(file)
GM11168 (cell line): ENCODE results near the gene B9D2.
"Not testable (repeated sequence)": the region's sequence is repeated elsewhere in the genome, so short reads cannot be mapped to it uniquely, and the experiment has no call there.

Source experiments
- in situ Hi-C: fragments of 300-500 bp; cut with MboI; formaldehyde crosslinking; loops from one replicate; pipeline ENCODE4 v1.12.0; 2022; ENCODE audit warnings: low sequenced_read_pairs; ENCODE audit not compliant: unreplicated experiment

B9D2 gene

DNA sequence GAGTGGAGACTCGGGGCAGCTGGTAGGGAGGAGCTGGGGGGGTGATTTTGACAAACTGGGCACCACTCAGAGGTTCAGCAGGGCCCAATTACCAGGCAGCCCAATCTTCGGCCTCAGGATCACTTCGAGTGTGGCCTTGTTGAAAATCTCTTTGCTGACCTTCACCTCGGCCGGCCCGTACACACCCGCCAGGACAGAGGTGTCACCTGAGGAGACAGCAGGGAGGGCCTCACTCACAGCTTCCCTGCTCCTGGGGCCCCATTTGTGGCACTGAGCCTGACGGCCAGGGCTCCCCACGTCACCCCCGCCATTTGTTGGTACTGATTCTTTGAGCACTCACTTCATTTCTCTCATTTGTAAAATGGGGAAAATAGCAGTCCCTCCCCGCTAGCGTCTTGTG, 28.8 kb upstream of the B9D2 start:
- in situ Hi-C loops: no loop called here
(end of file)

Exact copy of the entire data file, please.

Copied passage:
GM11168 (cell line): ENCODE results near the gene B9D2.
"Not testable (repeated sequence)": the region's sequence is repeated elsewhere in the genome, so short reads cannot be mapped to it uniquely, and the experiment has no call there.

Source experiments
- in situ Hi-C: fragments of 300-500 bp; cut with MboI; formaldehyde crosslinking; loops from one replicate; pipeline ENCODE4 v1.12.0; 2022; ENCODE audit warnings: low sequenced_read_pairs; ENCODE audit not compliant: unreplicated experiment

B9D2 gene

DNA sequence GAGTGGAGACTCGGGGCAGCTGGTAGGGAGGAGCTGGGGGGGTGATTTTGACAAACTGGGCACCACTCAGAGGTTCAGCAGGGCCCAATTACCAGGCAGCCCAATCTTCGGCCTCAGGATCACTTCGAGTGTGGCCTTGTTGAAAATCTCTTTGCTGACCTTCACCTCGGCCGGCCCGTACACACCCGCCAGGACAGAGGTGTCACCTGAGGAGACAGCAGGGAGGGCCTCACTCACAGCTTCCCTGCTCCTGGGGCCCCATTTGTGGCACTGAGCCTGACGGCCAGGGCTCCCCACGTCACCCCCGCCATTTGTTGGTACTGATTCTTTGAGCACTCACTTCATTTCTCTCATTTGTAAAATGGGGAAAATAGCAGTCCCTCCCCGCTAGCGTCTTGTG, 28.8 kb upstream of the B9D2 start:
- in situ Hi-C loops: no loop called here